Is dual-pricing ripping you off? What can you do about it? My thoughts on the current state of the insurance market.

Sinn Fein TD, Pearse Doherty, this week raised the issue of dual-pricing by motor insurance providers. He gave the simple example of him applying his details when looking for a new quote and getting a much cheaper price than that offered on his renewal quote.

This is an exploitative practice which takes advantage of you and punishes your loyalty. Here's the kicker, they're all doing it. You can shop around and maybe get a better deal with someone else but you can be guaranteed in a year or two you'll be facing the same situation. The trouble is, there isn't enough competition in the Irish insurance market to really combat their ability to exploit you. Because it's law, you have to get your motor insurance from a very select group so the threat of you taking your business elsewhere doesn't exactly hold water because someone else will be stepping in to pay the premium you've just declined. It is, even without the intent, a cartel.

It's a never ending merry-go-round that few in government seem willing to put the brakes on. The way I see it, there are three options that those in power could go for.

1. Increase competition. This is the most obvious one but requires a major cutting of the judicial and out-of-court awards. Getting more companies into the market gives consumers more choice and will enforce a form of self-regulation. Foreign companies, however, are put off the the absolute chaos that is the Irish insurance system at the moment. Who in their right mind would want to set up a new insurance business here given the enormity of our court awards?

2. Open up the EU market. We can buy clothes, tech and food from across the EU, why not include insurance in that as well? Insurance costs, particularly motor insurance, are much cheaper on the continent. Simply allowing us to purchase from Spain, Germany etc could be a potential option. The trouble with it? Insurance is a financial product and would require synchronising our financial markets with our EU neighbours. Given the ongoing battle surrounding our corporate tax rate, I can't see our government TDs going anywhere near it.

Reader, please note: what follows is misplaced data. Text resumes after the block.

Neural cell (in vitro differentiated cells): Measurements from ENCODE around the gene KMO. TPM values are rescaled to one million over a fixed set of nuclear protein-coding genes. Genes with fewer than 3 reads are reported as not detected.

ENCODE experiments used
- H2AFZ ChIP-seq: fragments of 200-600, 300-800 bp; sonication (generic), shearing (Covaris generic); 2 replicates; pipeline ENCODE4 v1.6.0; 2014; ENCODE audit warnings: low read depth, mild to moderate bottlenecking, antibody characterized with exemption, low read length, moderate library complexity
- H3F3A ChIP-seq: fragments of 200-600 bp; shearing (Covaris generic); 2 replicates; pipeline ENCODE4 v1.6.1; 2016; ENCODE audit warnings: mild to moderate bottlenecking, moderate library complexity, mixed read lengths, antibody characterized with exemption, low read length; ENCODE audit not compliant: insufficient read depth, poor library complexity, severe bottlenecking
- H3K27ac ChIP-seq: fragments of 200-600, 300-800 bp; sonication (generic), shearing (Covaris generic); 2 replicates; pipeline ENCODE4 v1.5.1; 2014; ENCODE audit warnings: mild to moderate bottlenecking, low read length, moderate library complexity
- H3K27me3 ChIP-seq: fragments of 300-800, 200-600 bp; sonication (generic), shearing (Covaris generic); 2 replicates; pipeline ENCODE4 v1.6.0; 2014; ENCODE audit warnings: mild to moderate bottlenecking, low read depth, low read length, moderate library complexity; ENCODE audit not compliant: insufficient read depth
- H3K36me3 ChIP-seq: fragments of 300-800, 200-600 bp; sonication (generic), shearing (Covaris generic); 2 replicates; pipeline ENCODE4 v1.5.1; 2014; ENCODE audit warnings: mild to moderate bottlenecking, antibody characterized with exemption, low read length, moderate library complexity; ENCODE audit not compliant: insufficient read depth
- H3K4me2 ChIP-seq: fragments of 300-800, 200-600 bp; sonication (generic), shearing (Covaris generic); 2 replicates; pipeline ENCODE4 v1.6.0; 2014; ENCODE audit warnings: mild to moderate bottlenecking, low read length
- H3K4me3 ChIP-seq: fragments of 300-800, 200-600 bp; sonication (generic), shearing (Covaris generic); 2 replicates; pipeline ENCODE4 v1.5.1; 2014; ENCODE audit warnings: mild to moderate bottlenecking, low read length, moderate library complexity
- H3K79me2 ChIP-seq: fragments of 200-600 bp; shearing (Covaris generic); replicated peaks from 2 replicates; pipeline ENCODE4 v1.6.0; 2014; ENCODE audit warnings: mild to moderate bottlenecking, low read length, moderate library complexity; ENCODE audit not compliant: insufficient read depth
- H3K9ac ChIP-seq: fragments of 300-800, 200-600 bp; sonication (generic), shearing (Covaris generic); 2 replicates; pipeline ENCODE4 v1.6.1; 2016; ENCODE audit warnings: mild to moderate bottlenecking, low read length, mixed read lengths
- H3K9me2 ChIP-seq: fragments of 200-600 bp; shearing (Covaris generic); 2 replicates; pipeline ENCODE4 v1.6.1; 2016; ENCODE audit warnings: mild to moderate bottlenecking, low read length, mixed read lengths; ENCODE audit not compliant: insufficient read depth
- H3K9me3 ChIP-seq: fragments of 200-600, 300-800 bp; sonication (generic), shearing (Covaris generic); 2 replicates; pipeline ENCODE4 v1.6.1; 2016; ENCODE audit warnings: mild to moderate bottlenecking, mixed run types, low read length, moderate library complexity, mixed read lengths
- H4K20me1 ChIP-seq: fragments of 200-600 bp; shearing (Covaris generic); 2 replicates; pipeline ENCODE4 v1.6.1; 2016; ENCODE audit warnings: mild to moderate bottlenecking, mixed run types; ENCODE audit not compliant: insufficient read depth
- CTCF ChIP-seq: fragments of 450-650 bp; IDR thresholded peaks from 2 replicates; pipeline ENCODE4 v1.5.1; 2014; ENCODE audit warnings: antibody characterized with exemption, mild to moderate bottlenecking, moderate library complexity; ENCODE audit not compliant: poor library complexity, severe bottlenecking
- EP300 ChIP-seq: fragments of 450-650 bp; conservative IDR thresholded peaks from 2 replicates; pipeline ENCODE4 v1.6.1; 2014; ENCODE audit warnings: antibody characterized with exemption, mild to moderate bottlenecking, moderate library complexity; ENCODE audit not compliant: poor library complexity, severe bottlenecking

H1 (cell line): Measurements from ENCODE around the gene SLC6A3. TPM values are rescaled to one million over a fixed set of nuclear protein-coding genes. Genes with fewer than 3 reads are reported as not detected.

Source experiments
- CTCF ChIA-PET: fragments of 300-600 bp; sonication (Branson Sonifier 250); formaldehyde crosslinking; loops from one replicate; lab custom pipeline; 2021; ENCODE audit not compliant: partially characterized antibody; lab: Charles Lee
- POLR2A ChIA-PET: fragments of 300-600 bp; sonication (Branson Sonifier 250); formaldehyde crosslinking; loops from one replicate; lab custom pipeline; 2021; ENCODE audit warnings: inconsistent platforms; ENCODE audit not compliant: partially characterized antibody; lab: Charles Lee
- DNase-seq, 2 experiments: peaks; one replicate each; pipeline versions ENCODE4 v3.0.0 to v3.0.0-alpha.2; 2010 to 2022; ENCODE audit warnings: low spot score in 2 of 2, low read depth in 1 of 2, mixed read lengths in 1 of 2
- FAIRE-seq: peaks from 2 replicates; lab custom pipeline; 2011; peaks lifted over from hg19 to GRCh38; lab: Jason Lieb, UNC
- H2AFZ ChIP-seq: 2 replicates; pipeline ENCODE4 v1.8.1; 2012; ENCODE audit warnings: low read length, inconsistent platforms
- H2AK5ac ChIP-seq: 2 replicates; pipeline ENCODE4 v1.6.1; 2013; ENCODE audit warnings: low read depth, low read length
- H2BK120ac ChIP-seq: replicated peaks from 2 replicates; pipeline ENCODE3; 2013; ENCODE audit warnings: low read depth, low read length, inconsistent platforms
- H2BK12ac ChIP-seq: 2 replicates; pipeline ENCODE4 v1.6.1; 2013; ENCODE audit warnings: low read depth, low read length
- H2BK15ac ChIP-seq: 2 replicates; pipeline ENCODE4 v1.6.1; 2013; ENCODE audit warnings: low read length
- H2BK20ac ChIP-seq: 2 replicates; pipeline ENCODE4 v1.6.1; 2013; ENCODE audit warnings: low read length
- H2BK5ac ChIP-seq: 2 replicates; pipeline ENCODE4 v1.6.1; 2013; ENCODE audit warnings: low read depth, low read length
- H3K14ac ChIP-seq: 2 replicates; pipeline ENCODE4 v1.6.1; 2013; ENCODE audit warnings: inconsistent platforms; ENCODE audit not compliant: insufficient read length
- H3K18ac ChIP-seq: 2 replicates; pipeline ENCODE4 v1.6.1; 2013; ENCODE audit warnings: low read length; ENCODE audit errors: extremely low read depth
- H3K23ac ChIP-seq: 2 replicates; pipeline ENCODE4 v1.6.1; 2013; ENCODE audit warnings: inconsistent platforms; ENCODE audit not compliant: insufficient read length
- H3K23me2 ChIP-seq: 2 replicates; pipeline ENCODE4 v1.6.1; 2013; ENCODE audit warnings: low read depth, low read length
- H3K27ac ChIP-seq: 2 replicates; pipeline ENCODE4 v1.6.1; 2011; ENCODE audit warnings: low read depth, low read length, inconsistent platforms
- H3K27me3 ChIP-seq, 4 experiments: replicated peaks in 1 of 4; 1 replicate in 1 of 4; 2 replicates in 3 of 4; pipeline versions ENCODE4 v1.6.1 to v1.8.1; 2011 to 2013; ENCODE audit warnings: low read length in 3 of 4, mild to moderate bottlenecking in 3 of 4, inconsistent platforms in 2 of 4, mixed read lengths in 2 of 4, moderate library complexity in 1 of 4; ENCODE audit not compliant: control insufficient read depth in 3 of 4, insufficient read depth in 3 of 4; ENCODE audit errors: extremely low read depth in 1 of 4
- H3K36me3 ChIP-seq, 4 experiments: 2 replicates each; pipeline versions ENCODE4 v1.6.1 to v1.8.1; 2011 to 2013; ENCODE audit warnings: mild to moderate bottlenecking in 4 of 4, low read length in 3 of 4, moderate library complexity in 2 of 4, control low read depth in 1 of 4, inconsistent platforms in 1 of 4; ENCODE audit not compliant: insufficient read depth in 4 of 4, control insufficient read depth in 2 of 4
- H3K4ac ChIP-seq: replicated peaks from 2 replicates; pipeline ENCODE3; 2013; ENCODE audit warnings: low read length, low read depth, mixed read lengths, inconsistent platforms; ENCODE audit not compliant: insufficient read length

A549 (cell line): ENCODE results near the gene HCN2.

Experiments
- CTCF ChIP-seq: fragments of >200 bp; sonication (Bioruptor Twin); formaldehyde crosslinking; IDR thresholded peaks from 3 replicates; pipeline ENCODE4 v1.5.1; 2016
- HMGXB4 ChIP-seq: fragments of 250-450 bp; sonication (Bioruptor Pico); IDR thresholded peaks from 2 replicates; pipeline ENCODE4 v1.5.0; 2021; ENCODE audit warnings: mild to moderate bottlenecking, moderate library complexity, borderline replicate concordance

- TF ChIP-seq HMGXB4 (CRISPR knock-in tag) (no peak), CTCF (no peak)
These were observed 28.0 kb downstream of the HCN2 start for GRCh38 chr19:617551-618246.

3. Change the insurance system entirely. This would require a constitutional change and therefore a referendum, but it could be done. We could implement a system of insurance whereby the basic level of insurance (third party) is paid for out of general taxation or a levy on fuel. It would require a governmental insurance department to run it and resolve claim issues etc. In effect a public-owned insurance company. Private companies could offer supplementary products like fully-comp insurance which motorists would no longer be obliged to purchase.

The third option would be my preference. Given that motor insurance is required by law, I think it is only right that those who apply the law offer the coverage. Private companies are driven entirely by profit. Normally I have no issue with that, but when you force your populace to purchase their product, it lends itself to exploitation. The initial argument against this would be job losses. The insurance companies would threaten cuts etc. But if done right, those jobs would simply be moved to the public sector rather than the private sector. Also, given how many companies are closing these days due to the ridiculous public liability insurance prices, if we expand this system of insurance to incorporate this, it would lead to an increase in jobs instead.

This system would require constitutional change to enact, but it can work if the political will is there.

If you're reading this, I ask a simple favour of you. Please email your local TD, their email address can be found at If you wish, simply forward this article to them and ask that they look it over.